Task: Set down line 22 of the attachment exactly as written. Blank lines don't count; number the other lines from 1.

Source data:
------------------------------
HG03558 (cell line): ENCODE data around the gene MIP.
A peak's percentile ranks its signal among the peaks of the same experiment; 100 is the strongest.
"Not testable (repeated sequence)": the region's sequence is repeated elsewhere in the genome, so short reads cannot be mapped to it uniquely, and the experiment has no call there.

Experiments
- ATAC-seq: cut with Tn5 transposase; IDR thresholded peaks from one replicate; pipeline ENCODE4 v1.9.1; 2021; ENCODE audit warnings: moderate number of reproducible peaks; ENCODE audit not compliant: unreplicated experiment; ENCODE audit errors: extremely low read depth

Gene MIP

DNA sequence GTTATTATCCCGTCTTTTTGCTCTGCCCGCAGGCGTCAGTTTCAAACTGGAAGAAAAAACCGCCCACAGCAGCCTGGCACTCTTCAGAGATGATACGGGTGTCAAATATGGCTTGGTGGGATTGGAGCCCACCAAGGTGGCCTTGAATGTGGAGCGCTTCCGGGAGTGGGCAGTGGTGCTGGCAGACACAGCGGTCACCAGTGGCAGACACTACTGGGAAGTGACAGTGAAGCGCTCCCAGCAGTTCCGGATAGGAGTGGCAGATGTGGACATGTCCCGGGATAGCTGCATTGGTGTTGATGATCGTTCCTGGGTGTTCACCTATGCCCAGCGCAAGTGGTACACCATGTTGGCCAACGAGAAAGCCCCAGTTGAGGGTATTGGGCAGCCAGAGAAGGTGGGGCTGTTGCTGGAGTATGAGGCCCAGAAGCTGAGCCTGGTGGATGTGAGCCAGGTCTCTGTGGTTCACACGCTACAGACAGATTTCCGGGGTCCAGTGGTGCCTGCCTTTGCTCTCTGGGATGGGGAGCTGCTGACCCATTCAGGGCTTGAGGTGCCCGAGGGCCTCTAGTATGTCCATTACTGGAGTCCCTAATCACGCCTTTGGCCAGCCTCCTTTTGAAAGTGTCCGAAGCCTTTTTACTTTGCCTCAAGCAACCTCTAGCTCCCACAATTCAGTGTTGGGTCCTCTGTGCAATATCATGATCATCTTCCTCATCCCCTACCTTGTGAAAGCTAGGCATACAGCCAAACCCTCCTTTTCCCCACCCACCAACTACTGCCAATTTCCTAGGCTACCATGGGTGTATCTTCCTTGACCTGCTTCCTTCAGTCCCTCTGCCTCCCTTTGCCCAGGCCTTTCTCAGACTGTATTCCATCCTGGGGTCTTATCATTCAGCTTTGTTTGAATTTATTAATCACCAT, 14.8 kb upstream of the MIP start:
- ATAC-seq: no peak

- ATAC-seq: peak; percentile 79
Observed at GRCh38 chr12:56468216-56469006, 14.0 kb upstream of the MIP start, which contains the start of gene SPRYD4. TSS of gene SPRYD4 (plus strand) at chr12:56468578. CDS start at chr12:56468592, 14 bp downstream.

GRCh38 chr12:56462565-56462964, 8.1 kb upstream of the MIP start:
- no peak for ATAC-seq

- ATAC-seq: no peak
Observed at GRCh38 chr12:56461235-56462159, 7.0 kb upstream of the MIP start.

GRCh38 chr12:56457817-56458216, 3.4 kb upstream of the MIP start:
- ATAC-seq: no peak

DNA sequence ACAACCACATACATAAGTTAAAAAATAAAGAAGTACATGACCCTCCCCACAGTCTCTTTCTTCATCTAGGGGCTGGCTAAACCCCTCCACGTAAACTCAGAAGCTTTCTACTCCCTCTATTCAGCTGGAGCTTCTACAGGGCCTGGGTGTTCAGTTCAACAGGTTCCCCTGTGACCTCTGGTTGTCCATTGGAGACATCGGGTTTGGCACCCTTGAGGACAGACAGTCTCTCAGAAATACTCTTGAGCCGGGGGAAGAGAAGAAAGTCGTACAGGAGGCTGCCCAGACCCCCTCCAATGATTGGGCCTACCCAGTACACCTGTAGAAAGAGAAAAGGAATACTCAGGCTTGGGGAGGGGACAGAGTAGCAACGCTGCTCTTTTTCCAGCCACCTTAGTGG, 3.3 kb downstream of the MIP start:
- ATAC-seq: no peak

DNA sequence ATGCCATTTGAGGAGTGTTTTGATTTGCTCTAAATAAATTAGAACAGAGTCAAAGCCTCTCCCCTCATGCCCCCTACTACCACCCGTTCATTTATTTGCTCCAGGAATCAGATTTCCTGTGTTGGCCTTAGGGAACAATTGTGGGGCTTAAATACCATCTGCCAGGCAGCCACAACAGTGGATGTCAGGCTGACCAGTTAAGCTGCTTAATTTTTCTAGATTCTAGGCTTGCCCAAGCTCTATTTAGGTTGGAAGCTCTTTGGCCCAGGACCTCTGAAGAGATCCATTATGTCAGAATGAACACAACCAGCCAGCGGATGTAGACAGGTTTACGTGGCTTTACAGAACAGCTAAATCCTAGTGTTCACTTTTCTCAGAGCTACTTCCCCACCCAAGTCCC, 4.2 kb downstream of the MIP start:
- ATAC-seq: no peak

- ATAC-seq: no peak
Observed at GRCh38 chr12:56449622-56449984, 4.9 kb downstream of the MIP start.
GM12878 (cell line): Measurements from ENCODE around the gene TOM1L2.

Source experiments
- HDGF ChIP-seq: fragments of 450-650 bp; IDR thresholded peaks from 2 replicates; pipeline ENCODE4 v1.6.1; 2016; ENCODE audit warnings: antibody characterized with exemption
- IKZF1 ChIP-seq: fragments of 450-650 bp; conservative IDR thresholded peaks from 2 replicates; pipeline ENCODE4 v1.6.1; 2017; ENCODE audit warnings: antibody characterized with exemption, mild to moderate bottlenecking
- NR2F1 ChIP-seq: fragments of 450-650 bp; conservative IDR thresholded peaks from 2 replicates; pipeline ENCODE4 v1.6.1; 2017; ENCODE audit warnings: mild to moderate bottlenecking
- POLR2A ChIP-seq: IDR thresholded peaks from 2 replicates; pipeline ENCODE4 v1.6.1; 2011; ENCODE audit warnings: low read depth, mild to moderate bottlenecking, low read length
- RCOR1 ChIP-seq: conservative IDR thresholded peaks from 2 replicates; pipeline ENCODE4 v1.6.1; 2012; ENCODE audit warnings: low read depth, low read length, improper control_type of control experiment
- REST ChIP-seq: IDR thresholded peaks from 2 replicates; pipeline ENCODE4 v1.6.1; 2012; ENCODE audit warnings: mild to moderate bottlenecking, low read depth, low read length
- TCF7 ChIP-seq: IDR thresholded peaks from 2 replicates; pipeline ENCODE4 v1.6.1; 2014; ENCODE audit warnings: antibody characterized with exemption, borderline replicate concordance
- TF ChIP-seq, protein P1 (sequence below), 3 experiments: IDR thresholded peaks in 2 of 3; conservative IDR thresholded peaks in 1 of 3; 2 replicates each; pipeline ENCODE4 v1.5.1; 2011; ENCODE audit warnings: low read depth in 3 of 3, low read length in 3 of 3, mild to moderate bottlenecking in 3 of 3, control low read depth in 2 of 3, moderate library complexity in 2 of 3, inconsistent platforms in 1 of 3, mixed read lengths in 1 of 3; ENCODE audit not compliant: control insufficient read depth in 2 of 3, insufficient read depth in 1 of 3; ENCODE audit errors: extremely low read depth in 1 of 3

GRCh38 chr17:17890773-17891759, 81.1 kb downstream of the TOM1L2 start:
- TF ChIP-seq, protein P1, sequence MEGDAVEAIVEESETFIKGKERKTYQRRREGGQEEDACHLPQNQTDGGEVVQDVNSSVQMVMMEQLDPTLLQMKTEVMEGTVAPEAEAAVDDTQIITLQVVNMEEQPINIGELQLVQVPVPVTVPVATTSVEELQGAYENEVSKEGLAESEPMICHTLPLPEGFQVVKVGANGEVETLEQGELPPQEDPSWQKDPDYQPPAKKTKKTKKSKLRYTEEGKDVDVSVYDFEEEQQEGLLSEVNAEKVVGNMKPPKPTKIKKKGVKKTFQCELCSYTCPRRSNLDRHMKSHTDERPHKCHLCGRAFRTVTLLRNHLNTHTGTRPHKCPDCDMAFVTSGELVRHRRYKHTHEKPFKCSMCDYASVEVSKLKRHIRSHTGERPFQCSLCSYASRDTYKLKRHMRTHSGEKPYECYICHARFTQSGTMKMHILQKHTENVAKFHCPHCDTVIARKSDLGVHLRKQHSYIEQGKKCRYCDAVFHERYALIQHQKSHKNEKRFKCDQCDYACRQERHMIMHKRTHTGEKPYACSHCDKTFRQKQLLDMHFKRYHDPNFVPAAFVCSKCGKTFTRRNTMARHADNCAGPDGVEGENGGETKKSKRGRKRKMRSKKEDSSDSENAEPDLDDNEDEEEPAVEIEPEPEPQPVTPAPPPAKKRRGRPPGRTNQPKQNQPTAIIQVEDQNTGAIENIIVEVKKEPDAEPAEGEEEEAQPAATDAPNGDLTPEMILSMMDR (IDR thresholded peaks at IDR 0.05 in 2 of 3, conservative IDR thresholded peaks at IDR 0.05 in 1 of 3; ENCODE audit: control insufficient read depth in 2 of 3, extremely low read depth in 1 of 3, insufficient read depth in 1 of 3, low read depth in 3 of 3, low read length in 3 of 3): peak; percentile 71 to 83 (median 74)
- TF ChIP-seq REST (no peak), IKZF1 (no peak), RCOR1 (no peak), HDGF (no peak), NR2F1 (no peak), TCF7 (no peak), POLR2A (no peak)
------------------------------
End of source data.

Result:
Observed at GRCh38 chr12:56449622-56449984, 4.9 kb downstream of the MIP start.